anonymous
  • Wrong answer

    This should be done in Ogg Theora, which *everyone* (including Windows and Mac users) can use. It emphatically should *not* be in Macromedia Flash, some proprietary format specific to one manufacturer. I cannot watch this on any of the BSD's, or for that matter, any stock Linux distro outside of Freespire.

    ZDNet made a bad format choice here. Use Ogg Theora next time.
    anonymous
  • pig and elephant DNA just don't splice

    sorry Linus, as you'd know kernel development is serious business, and doing it *properly* instead of hacking it together is what it's all about. If there's any unfriendliness, its usually reserved to those arrogant of their own abilities who really don't have much of a clue at all - don't be an apologist for this soft emo culture! kernel development demans perfection.
    anonymous
  • the irony

    yeah yeah, can't edit parent, so bite me.
    anonymous
  • Closed format video

    Hear! Hear!

    This is a very bad choice - the video absolutely should have been encoded in an open format.

    Ogg-Theora is great and works great. Why did ZDNet choose flash?
    anonymous
  • I can't use ogg on XP

    Not on this machine anyway. Just won't work without installing extra software. Sorry, ogg isn't the answer either.

    Yes, that IS just as valid as "I can't view the video without installing the latest flash plugin."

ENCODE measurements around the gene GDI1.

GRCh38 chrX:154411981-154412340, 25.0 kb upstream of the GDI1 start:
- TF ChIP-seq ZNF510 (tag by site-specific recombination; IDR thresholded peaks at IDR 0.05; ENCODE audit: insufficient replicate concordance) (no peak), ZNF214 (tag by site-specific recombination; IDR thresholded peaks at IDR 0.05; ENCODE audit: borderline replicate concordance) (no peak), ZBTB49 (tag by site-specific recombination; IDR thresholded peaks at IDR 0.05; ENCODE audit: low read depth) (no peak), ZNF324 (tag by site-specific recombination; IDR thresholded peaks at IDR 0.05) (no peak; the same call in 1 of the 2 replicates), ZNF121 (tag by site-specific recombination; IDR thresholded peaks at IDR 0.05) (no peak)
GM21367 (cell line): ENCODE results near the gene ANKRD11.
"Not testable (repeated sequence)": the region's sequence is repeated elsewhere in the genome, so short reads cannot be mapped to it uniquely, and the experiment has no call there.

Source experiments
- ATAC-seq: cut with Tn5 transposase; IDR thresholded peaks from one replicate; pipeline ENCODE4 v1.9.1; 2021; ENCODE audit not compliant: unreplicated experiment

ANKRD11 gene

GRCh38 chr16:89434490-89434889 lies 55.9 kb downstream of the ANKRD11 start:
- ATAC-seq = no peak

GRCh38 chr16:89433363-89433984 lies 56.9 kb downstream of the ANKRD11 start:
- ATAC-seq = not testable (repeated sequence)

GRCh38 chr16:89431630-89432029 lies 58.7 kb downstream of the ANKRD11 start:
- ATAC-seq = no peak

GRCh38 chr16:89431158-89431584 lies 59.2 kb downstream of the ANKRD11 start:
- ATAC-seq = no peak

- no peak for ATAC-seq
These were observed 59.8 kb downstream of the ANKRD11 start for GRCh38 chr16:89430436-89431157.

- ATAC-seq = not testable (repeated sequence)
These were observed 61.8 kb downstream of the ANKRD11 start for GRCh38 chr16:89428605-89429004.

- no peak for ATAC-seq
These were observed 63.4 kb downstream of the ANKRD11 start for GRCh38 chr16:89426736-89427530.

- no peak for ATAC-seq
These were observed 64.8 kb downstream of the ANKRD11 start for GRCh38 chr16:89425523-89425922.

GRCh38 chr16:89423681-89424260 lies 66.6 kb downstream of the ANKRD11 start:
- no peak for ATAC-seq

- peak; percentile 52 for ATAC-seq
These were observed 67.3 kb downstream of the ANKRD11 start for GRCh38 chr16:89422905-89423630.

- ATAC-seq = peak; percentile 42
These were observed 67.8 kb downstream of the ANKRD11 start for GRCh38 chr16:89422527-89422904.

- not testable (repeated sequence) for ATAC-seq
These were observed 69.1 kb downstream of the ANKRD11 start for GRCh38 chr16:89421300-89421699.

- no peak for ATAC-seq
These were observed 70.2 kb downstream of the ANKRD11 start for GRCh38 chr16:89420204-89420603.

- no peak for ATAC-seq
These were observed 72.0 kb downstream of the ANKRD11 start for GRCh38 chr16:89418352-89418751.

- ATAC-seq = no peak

If you want to stick your head up your butt and complain that it's dark and smelly, so can I. I have no problems viewing this in my linux-only home (Kubuntu) OR on XP in the office. Sorry.
    anonymous
  • Ogg & XP

    If you can't get Theora to play on your XP computer, then your XP installation is broken. Theora is cross platform and without draconian licensing, and works on Linux, Mac, and Windows.
    anonymous
  • Flash Video

    I have Ubuntu Linux and have the Beta Flash 9 that has worked perfectly since release. Flash is an integral part of the internet today and one must get past the closed architecture of some software environments and just fire out how to make it work. At least Adobe is offering it as a full version for Linux. Linux has come a long way and we should be proud of that fact. I embrace Flash Beta and nVidia beta drivers for Linux and have never been happier. My video looks awesome and the internet is a beautiful place. Maybe some of you should try the forums available for you various distros to get Flash working correctly on your systems.
    anonymous
  • no working even on windows with flashplayer9

    both under firefox and IE .. wtf?
    anonymous